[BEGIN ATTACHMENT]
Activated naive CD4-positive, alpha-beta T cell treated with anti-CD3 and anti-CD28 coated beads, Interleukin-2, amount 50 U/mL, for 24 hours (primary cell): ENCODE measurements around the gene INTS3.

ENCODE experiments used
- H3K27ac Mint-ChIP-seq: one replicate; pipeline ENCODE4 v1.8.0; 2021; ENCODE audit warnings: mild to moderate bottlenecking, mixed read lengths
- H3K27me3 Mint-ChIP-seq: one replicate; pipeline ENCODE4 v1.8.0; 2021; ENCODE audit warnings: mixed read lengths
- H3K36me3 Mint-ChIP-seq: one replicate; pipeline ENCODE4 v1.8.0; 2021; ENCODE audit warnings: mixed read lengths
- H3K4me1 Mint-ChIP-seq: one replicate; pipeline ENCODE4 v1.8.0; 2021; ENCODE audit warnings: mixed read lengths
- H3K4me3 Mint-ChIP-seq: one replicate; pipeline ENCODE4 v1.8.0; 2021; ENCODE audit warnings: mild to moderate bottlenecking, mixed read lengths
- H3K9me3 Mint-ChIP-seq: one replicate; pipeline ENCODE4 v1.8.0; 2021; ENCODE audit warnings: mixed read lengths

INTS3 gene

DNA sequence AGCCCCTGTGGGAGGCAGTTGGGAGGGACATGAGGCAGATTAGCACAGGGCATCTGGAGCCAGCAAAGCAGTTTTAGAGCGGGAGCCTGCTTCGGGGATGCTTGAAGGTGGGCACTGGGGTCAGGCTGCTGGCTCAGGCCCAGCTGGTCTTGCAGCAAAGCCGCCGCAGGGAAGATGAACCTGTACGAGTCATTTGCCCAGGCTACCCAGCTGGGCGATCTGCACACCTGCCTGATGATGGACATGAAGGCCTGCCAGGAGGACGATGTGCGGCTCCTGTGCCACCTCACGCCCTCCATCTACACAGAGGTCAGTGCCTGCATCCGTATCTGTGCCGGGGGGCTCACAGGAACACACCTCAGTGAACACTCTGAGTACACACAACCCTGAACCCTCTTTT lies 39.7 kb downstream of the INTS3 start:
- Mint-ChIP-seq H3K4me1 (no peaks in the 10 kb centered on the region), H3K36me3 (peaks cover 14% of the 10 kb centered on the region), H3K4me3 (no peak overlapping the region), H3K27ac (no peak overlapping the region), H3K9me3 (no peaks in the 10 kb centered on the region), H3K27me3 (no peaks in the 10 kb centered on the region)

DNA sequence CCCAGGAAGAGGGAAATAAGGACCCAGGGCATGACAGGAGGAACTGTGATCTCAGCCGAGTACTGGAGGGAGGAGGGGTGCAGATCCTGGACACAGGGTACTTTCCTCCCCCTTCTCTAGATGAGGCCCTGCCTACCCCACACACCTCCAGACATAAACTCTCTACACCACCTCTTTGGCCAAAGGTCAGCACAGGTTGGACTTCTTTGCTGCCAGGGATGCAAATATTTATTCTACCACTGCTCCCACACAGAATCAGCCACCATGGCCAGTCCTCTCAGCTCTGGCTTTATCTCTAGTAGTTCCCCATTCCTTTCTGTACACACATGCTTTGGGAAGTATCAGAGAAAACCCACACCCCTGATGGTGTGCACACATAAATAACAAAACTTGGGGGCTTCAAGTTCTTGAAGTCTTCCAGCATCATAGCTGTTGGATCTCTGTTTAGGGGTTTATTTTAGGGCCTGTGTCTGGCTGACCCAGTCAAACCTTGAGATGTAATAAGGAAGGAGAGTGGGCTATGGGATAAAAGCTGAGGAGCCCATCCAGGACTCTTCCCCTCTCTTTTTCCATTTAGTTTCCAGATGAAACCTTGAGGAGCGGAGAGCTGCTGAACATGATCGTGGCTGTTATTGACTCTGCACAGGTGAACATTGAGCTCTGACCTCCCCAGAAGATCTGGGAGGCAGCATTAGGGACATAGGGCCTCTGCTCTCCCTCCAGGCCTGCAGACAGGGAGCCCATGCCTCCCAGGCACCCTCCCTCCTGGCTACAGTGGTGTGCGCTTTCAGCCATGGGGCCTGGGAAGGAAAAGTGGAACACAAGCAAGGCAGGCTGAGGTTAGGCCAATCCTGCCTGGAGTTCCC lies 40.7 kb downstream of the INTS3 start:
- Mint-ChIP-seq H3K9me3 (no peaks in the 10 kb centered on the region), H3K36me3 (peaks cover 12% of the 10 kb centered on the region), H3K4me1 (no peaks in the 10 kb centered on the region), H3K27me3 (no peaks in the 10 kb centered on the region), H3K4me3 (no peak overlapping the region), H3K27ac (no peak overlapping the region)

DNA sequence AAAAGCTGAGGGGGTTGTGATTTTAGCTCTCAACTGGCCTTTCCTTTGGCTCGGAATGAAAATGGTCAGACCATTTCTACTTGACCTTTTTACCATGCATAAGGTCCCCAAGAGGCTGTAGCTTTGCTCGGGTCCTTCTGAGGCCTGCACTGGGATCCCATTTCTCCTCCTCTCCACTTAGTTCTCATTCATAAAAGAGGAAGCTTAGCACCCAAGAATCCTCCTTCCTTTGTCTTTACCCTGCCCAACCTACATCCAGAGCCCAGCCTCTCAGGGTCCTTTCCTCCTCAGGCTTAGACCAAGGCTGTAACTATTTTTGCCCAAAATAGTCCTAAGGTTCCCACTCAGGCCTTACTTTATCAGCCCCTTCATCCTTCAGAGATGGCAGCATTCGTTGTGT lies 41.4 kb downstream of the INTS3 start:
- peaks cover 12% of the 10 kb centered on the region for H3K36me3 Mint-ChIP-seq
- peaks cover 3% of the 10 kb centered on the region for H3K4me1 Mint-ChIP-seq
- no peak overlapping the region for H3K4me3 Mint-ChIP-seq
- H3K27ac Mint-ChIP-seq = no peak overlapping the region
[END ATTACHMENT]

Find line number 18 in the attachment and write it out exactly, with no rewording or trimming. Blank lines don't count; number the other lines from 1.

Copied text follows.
- H3K27ac Mint-ChIP-seq = no peak overlapping the region